Mouse Guard

Mouse GuardMouse Guard

The mice struggle to live safely and prosper among all of the world’s harsh conditions and predators. Thus the Mouse Guard was formed…

Mouse Guard tells the tales of mice surviving in the Middle Ages. In the spirit of books such as Watership Down, this comic is far from “cute.” It is a tale of survival – because the life of a mouse can be short and brutal. So it is the aim of the Mouse Guard to protect their fellow mice, traveling from town to town and facing dangers such as crabs, snakes and weasels.

Beautifully illustrated and written by Michigan native David Petersen, Mouse Guard is targeted toward younger children, but can also be enjoyed by readers of all ages. The comic received two 2008 Eisner Awards in the category of “Best Publication for Kids.” There are currently two volumes, each containing six issues: Mouse Guard: Fall 1152 and Winter 1152, the latter of which has been on the NY Times Best Selling Graphic Books list for the past six weeks.

Alison Bechdel's Bittersweet Biography

Fun Home, by Alison Bechdel, is one of the most poignant and touching memoirs I have ever read. Her autobiographical graphic novel centers on her relationship to her father, the discovery of his homosexuality (and her own), and his death. The name of the book refers to the family home, a funeral home run by Bechdel’s father, Bruce. Bechdel spent seven years writing and illustrating Fun Home and it's packed with detail, allusions, and pop culture references. The novel pulls off the difficult feat of being simultaneously a quick and easy read and a complexly layered piece of literature. Fun Home was a finalist for the 2006 National Book Critics Circle Award, in the Autobiography/Memoir category, and won the 2007 Eisner Award for Best Reality-Based Work.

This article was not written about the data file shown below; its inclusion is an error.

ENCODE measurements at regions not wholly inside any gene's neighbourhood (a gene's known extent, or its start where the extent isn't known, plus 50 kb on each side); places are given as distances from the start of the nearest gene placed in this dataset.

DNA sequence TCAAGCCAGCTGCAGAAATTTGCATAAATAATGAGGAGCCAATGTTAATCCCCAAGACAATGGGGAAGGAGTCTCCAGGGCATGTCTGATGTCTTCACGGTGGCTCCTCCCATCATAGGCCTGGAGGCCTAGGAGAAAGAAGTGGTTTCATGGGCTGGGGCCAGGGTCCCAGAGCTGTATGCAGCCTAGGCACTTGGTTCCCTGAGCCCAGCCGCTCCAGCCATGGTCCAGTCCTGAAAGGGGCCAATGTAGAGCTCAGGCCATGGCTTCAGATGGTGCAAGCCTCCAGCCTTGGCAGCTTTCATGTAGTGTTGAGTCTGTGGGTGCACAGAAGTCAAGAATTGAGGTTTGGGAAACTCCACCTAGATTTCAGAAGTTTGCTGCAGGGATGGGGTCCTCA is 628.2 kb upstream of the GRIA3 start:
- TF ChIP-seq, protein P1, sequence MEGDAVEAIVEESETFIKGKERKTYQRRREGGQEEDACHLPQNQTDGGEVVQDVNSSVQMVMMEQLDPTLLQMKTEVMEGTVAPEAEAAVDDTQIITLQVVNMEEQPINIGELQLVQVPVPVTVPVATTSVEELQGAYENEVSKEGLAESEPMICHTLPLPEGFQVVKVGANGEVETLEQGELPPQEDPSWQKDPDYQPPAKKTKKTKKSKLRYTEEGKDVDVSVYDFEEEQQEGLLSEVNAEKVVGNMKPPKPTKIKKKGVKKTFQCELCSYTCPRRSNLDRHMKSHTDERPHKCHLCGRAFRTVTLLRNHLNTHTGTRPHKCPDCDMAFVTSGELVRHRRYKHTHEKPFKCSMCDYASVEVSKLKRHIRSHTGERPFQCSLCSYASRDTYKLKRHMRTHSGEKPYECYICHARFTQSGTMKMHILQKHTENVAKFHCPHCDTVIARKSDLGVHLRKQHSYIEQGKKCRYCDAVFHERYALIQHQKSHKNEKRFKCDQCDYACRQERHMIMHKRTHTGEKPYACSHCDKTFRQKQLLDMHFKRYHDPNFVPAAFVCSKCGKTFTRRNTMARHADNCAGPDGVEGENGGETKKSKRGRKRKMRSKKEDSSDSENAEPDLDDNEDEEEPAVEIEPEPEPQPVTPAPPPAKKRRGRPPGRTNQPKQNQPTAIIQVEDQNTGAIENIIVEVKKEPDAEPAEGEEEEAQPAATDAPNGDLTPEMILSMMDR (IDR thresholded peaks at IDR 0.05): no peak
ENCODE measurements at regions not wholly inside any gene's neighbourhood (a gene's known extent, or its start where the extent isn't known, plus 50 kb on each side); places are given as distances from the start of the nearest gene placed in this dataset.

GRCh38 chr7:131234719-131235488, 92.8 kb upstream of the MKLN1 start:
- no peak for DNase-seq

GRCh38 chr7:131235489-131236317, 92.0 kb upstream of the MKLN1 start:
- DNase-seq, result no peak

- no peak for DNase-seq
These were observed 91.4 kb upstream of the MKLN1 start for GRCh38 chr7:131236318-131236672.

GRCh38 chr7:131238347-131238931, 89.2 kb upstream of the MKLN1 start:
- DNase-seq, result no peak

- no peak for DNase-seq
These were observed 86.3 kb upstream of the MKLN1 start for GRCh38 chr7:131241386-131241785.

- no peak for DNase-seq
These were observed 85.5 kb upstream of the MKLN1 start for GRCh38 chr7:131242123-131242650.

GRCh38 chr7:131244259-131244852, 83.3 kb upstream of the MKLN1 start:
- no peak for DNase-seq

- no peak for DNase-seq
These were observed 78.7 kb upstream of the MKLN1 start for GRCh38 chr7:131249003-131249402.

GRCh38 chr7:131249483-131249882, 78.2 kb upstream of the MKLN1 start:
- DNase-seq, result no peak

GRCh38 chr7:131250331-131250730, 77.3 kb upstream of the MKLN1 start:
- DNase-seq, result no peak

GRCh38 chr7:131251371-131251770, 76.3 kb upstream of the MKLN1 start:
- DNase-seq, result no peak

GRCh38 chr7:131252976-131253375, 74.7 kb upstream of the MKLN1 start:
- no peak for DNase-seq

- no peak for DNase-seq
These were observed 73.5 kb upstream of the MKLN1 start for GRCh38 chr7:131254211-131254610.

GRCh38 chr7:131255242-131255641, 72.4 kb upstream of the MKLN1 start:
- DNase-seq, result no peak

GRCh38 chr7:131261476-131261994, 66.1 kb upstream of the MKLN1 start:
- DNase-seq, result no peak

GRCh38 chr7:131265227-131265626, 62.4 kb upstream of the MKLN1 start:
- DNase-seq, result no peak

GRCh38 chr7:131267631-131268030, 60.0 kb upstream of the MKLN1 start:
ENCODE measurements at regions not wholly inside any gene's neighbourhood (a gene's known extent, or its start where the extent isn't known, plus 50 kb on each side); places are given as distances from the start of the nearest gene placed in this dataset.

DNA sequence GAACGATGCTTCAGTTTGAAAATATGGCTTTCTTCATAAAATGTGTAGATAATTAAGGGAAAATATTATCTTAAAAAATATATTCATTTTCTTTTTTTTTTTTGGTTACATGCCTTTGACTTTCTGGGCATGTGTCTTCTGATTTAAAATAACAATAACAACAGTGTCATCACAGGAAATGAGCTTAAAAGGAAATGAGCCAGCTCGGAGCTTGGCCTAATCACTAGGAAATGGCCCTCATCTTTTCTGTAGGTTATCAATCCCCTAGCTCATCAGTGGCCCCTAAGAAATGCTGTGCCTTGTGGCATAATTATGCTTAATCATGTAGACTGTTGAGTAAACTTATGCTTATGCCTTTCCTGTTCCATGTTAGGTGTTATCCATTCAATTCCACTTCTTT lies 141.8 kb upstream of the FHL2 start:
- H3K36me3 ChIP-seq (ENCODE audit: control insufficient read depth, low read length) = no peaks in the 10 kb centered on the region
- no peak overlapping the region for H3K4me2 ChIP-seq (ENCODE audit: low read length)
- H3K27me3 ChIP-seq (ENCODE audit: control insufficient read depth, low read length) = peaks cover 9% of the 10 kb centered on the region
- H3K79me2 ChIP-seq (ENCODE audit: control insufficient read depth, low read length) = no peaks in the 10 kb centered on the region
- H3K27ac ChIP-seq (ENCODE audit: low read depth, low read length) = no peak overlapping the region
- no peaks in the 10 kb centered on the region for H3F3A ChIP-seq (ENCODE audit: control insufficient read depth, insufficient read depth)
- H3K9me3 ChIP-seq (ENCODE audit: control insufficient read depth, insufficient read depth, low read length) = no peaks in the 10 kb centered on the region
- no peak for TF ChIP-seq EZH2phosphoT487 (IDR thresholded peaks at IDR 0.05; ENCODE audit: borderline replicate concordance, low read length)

Alison Bechdel is also the author of the popular comic strip Dykes to Watch Out For.

Craving Comics

For the first twenty-five years of my life I never bothered much with comic books. Sure, I read a few obligatory graphic novels such as Box Office Poison, Ghost World, and Blue Monday. Then there was that year long phase in college where I read web comics almost every day (i.e. Penny Arcade, Scary Go Round, etc.). Really, at that point I had no excuse to shun graphic novels after seeing how much they had to offer. But the literary curmudgeon inside ignored comics in all its forms for the past six years until picking up a copy of Alan Moore's The Watchmen this past winter. It's an amazing story and it revived my interest in the genre. Now I've reached a full turnaround after finishing Absolute Batman: The Long Halloween. After reading these two fantastic graphic novels the trend makes sense. Luckily AADL lends many, many graphic novels to explore what has been published so far. Have any favorites of your own to suggest?

Le Photographe (The Photographer)

The French graphic novel Le Photographe (The Photographer) by Emmanuel Guibert, Didier Lefevre, and Frederic Lemercier has finally been published in the U.S. by First Second with translation by Alexis Siegel. It is the late photographer, Didier Lefevre's, story of his travels with Medecines Sans Frontieres (MSF or Doctors Without Borders) to Afghanistan in 1986. Guibert incorporates Lefevre's photos (he went through some 4000 taken in the 2 months he was there) as well as his own artwork to tell the harrowing story of which Lefevre barely survived. More importantly the novel is about the daily life of the people of Afghanistan who face disease, famine, brutal weather and of course the brutality of war. The courage of the MSF when going into war ravaged areas to perform major surgery or having to ask the Russian doctors for assistance for instance is a big part of this story. All in all an incredibly gripping story with the photos and artwork only adding to the intensity of each scene. Guibert is a well-known French artist. His Alan's War (also just recently published in the U.S.) is an Eisner nominee for best new graphic novel and yet another excellent biography.

The X-Men Stories

"X-Men Origins: Wolverine" hit theaters today, expanding on the story of that fan-favorite, pointy-haired, claw-waving, Canadian superhero Wolverine. This continuation of the popular X-Men movie franchise promises to lift the fog that covers the hero's past. If this movie appeals to you, you may also enjoy exploring the in-depth universe of the X-Men available at our library. We have the X-men comics, collected in graphic novel form, as well as the popular X-Men movies. Be forewarned, reading of X-Men can be highly addictive!